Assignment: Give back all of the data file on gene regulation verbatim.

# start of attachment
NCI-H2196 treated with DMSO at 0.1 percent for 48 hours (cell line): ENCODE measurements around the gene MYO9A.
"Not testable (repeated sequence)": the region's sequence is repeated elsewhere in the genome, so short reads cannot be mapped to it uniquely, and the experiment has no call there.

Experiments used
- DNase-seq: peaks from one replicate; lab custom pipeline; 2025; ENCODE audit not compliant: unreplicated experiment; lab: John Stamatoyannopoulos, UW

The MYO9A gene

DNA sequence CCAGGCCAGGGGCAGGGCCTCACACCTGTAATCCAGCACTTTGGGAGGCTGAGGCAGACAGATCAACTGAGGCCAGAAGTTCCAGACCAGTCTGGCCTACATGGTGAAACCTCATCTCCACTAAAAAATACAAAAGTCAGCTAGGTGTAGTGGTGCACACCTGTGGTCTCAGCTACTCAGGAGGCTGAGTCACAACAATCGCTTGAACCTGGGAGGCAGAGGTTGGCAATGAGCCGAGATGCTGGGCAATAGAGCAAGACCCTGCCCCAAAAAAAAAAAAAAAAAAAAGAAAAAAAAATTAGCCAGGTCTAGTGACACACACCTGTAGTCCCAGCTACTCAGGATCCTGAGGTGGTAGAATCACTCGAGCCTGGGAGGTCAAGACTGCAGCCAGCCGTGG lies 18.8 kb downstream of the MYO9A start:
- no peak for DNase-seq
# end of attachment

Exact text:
NCI-H2196 treated with DMSO at 0.1 percent for 48 hours (cell line): ENCODE measurements around the gene MYO9A.
"Not testable (repeated sequence)": the region's sequence is repeated elsewhere in the genome, so short reads cannot be mapped to it uniquely, and the experiment has no call there.

Experiments used
- DNase-seq: peaks from one replicate; lab custom pipeline; 2025; ENCODE audit not compliant: unreplicated experiment; lab: John Stamatoyannopoulos, UW

The MYO9A gene

DNA sequence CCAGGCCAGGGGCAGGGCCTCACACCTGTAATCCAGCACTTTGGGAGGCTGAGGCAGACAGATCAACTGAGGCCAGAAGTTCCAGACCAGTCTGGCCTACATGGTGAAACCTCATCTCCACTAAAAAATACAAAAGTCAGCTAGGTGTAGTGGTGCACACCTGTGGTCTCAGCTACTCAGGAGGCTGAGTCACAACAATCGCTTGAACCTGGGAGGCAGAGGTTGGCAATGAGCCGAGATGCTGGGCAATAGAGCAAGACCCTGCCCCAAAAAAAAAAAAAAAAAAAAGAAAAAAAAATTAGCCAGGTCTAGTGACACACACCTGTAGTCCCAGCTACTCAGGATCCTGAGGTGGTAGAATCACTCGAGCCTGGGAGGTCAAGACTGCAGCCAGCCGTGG lies 18.8 kb downstream of the MYO9A start:
- no peak for DNase-seq